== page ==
Noninvasive monitoring of immunosuppressive drug efficacy to prevent rejection of intracerebral glial precursor allografts

Michael Gorelik, Miroslaw Janowski, Chulani Galpoththawela, Robert Rifkin, Michael Levy, Barbara Lukomska, Douglas A. Kerr, Jeff W.M. Bulte, Piotr Walczak

Research output: Contribution to journalArticlepeer-review

13 Scopus citations


The development of cell-based therapies opens up new avenues for treating a myriad of diseases of the central nervous system (CNS). While significant effort is being directed toward development of patient-specific, autologous transplantable cells, at present, the majority of cell transplantation studies performed clinically utilize allografts. In this context, the issue of graft rejection and immunoprotection is of key importance. In this study, we transplanted mouse glial-restricted progenitors into immunodeficient, immunocompetent, and immunosuppressed mice and monitored their survival noninvasively using bioluminescence imaging (BLI). With the use of serial BLI, we evaluated both the prevalence and dynamics of cell rejection. We demonstrate that allografts in immunocompetent mice were rejected at a rate of 69.2% (n = 13) indicating that graft tolerance is possible even without immunosuppression. Immunosuppression using a combination of rapamycin and FK506 or cyclosporine failed to fully protect the grafts. FK506 and rapamycin treatment resulted in a slight improvement of immunoprotection (22.2% rejected, n = 9) compared to cyclosporin A (55.6% rejected, n = 9); however, the difference was not significant. Notably, immunohistochemistry revealed leukocytes infiltrating the graft area in both rejecting and nonrejecting immunocompetent animals, but not in immunodeficient animals. The induction of an inflammatory process, even in surviving allografts, has implications for their long-term survival and functionality.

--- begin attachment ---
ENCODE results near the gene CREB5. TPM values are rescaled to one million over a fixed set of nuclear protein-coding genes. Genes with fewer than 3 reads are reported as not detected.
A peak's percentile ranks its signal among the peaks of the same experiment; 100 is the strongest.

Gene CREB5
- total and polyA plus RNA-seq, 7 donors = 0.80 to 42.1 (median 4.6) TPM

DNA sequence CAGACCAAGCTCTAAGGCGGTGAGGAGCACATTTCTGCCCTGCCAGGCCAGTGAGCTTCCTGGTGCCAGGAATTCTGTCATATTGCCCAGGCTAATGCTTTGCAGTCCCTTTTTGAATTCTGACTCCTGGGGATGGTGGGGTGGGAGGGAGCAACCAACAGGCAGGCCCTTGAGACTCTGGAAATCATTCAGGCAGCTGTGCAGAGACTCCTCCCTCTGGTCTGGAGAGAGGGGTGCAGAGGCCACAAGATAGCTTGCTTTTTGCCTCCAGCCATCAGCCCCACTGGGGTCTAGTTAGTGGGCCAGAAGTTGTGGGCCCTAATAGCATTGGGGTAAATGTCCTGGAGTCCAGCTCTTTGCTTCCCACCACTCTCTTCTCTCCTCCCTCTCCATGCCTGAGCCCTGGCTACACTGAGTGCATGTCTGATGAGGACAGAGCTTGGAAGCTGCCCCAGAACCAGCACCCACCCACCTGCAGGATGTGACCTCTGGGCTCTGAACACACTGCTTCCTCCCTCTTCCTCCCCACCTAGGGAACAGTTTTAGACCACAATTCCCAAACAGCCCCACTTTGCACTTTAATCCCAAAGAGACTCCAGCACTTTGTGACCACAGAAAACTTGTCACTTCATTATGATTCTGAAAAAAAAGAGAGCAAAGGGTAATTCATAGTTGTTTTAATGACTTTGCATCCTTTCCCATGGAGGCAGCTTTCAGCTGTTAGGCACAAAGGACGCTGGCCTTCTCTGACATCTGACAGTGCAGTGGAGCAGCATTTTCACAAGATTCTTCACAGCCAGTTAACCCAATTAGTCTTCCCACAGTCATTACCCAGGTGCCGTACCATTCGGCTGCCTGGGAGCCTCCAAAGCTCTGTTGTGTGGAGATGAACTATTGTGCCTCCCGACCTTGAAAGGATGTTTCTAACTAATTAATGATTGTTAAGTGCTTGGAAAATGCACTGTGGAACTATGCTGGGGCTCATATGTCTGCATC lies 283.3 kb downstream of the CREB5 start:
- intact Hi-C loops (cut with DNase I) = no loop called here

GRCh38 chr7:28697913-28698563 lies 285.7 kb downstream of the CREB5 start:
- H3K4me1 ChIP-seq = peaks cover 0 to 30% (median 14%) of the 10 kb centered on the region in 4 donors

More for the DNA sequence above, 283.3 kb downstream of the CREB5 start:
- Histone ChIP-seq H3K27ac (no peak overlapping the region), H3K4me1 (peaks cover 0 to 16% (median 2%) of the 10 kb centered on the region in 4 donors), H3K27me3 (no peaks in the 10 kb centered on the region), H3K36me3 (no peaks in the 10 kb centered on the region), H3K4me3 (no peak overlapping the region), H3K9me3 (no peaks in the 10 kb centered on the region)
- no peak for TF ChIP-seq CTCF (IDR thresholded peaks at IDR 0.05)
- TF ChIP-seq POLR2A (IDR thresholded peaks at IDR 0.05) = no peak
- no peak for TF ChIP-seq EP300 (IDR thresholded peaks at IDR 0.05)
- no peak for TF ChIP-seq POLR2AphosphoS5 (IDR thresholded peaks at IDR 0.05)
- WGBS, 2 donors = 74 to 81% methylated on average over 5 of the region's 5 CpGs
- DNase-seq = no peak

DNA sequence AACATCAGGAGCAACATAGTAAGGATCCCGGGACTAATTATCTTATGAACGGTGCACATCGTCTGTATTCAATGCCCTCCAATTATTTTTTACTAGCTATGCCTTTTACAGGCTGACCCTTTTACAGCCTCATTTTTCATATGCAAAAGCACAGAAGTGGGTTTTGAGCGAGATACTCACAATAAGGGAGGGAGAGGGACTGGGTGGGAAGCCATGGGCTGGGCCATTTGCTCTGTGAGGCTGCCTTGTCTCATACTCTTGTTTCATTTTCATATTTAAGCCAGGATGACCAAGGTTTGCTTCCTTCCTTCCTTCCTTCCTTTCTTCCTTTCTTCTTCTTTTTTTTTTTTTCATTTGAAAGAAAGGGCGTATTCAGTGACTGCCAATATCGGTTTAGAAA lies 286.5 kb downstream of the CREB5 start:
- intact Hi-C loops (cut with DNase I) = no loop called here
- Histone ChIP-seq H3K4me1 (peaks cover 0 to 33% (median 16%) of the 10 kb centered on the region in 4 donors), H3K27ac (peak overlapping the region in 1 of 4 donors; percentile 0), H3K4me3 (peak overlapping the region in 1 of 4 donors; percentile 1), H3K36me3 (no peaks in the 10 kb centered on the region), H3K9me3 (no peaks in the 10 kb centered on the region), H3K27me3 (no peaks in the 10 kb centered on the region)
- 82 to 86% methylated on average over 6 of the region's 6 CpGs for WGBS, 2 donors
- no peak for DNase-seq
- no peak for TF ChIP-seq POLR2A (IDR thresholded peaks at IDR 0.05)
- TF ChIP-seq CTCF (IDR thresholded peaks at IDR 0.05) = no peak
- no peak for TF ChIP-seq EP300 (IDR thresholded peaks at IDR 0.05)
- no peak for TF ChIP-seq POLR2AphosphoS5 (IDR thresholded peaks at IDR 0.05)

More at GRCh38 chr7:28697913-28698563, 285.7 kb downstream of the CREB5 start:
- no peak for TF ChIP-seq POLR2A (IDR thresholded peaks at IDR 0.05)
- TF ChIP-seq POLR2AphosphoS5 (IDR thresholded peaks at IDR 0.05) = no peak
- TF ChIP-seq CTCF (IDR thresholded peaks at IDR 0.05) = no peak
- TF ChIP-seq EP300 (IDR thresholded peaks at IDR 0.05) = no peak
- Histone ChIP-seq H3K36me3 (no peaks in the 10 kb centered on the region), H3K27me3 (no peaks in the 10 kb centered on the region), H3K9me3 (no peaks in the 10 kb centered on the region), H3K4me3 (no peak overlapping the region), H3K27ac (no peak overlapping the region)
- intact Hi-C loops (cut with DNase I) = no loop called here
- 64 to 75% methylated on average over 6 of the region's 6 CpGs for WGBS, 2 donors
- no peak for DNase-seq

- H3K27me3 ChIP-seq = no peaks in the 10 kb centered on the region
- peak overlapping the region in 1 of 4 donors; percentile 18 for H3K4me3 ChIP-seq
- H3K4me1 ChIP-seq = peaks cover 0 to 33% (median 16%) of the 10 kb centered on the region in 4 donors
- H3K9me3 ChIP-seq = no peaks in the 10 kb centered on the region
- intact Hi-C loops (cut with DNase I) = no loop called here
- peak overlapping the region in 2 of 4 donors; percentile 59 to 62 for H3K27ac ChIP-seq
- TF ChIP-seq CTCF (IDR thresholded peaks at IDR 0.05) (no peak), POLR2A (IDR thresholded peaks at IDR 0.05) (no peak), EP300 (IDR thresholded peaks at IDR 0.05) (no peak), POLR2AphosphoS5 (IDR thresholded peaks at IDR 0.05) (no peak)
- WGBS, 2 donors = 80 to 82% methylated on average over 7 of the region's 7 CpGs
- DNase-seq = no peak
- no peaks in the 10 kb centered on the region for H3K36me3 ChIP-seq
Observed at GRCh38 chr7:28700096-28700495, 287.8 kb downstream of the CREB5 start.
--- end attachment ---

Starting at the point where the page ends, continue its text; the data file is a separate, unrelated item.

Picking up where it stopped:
Original languageEnglish (US)
Pages (from-to)2149-2157
Number of pages9
JournalCell Transplantation
Issue number10
StatePublished - Dec 7 2012


  • Allograft
  • Bioluminescence
  • Glial restricted precursors
  • Immunosuppression
  • Rejection
  • Transplantation

ASJC Scopus subject areas

  • Biomedical Engineering
  • Cell Biology
  • Transplantation


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